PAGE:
Everyday Justice: The Global Impact of Our Daily Choicesby Julie Clawson
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Where does your chocolate come from? Does it matter if your coffee is fair trade or not? It matters--more than you might think. Julie Clawson takes us on a tour of everyday life and shows how our ordinary lifestyle choices have big implications for justice around the world. She unpacks how we get our food and clothing and shows us the surprising costs of consumer waste. How we live can make a difference not only for our own health but also for the well-being of people across the globe. The more sustainable our lifestyle, the more just our world will be. Everyday justice is one way of loving God and our neighbors. We can live more ethically, through the little and big decisions we make every day. Here's how.
- InterVarsity Press
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What People are saying about this
Will Samson, coauthor of Justice in the Burbs
Jim Henderson, executive director, Off The Map
Eugene Cho, pastor, Quest Church, Seattle, and executive director, One Day's Wages, http://eugenecho.com and http://onedayswages.org
Brian McLaren, author/activist (brianmclaren.net)
Nancy Ortberg, author of Looking for God: An Unexpected Journey Through Tattoos, Tofu and Pronouns
Marcia Ford, author of We the Purple: Faith, Politics and the Independent Voter
Caryn Rivadeneira, managing editor, Gifted for Leadership, and author of Mama's Got a Fake I.D.
Meet the Author
Everyday Justice, is in many ways a reminder that serving God and seeking justice is for everyone, no matter what your life looks like. When she's not changing cloth diapers or shopping fair trade, Clawson is busy blogging regularly at julieclawson.com and everydayjustice.net. She is also the moderator of and regular contributor to Emerging Women (www.emergingwomen.us) and Emerging Parents (www.emergingparents.com) and posts regularly at the God's Politics Blog (http://blog.sojo.net/). In her few minutes of spare time Clawson enjoys listening to the likes of U2 and David Wilcox. She loves watching epic tales like Lord of the Rings and Star Wars and slightly less epic tales like Lost and Heroes, because these pop culture tales often serve not only as a reminder that the world is full of injustices, but as encouragement to anyone who wants to make things better.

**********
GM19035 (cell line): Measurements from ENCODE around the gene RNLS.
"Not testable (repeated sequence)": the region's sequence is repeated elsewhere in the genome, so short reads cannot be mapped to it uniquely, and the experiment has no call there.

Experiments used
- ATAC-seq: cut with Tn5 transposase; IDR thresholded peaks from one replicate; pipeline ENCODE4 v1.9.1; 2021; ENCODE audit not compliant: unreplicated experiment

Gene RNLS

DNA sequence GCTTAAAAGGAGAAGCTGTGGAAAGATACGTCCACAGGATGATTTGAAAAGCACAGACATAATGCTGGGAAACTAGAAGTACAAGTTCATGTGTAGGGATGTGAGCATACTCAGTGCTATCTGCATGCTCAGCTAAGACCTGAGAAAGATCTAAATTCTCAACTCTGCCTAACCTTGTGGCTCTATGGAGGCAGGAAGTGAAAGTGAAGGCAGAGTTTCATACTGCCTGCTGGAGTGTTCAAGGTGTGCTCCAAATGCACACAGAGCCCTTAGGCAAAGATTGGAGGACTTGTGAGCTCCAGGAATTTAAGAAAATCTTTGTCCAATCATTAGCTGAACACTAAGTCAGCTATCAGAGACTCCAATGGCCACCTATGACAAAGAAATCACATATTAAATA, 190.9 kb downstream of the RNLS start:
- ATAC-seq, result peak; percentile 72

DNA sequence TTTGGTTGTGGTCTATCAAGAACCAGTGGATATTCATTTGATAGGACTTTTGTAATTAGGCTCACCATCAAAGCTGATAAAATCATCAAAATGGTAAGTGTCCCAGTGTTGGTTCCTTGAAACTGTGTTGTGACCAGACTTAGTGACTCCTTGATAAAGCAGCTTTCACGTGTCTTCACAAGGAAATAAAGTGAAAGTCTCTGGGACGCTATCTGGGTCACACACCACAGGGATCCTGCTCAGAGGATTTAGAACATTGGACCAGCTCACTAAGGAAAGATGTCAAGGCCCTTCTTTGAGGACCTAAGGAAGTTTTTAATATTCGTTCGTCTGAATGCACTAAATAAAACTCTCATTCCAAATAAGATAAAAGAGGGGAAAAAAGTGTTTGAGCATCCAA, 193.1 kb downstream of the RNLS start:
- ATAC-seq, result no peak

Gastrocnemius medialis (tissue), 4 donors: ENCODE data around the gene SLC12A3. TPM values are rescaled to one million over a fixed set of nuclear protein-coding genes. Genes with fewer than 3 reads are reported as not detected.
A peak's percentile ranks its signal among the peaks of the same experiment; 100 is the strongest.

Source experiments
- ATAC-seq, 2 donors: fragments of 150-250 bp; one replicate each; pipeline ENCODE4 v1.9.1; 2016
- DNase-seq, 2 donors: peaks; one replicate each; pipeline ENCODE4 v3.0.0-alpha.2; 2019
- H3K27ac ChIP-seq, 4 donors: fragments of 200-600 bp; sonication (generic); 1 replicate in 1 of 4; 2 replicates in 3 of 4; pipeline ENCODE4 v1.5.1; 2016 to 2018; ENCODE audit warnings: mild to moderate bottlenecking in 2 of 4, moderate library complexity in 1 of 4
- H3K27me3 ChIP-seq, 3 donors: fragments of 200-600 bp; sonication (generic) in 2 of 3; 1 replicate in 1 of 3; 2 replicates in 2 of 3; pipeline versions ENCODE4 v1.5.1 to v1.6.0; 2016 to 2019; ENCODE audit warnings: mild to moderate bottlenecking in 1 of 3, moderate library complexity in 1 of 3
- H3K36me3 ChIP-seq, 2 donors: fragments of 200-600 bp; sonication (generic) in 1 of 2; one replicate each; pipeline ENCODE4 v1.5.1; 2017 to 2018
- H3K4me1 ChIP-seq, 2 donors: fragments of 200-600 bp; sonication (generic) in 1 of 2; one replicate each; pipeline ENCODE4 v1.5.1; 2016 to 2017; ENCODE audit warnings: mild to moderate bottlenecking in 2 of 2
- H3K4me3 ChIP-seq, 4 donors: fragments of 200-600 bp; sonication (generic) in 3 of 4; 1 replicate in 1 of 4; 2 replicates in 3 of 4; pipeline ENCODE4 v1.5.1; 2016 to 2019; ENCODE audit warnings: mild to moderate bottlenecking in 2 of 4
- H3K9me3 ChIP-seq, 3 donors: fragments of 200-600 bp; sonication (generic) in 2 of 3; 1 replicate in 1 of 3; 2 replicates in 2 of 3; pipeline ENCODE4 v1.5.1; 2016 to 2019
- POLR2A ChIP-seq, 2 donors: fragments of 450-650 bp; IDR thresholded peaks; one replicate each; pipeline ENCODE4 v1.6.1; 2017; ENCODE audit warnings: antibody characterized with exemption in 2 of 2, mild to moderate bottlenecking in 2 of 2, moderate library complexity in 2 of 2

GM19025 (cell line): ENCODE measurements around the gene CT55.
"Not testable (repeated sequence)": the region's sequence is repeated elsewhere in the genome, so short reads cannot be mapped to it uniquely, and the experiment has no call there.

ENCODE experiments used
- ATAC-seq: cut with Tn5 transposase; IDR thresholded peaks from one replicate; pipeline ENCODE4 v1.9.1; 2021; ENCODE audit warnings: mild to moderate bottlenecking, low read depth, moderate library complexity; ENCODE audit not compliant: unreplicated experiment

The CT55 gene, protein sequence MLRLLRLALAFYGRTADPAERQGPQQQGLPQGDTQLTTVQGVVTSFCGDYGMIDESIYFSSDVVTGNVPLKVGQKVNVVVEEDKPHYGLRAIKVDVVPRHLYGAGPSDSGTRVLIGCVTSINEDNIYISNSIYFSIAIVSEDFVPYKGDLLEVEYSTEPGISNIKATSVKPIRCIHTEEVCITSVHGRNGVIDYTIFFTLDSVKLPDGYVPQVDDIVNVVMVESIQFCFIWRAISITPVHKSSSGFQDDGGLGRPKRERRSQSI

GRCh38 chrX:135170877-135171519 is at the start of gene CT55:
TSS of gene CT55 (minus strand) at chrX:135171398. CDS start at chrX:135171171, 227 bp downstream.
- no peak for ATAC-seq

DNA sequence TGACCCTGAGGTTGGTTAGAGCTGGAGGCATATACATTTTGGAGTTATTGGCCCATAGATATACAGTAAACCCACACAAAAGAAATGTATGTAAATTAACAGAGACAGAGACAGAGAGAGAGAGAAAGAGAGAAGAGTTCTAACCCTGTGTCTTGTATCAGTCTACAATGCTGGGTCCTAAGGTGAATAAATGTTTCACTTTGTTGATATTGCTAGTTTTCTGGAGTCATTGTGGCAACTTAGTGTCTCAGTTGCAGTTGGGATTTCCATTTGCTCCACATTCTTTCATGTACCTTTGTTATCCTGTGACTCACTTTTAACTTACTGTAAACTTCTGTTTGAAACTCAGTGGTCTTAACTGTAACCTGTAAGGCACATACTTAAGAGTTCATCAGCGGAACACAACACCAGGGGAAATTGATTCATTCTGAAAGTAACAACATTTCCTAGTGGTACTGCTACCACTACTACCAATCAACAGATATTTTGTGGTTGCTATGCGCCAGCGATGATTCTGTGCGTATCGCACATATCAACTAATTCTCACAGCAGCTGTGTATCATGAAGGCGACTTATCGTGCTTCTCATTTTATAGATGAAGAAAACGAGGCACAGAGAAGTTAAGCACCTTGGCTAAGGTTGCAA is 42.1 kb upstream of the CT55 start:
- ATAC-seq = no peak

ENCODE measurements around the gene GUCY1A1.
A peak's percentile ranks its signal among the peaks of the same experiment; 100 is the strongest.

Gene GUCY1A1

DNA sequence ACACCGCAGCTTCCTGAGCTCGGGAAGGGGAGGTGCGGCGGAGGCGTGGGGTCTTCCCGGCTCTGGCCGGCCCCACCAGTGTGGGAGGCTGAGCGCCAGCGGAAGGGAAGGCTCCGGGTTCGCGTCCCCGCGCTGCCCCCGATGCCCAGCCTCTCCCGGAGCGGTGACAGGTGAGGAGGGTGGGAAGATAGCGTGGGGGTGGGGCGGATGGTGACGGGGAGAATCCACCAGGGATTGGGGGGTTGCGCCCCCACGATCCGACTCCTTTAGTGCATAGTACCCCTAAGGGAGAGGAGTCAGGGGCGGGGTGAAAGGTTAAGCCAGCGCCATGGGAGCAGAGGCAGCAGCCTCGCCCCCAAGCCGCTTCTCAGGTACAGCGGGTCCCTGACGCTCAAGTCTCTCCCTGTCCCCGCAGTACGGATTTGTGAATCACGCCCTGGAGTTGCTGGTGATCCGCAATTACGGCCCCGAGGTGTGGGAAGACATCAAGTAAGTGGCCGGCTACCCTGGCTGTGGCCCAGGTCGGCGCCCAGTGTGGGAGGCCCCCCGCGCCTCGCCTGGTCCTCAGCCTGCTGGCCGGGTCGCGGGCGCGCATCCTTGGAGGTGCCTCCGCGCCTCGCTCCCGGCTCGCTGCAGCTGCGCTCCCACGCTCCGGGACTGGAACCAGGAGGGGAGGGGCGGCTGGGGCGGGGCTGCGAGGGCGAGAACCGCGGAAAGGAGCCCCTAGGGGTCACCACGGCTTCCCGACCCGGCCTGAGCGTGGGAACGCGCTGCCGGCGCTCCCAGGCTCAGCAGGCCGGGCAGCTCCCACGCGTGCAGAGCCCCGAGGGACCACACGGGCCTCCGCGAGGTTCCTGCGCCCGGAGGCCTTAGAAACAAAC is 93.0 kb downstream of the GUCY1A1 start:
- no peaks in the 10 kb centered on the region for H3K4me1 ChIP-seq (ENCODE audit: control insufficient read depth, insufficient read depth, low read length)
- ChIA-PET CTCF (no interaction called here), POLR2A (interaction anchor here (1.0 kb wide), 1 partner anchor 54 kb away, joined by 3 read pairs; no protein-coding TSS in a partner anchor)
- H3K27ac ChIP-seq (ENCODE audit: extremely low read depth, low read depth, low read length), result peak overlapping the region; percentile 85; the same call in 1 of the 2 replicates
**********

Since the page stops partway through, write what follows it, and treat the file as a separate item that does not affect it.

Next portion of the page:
Tom Sine is constantly on the lookout for "mustard seeds"—seemingly insignificant acts that bring faith and compassion to hopeless situations. As cofounder of Mustard Seed Associates, he prepares others to think critically and creatively about the global community and how to serve it according to God's great vision.
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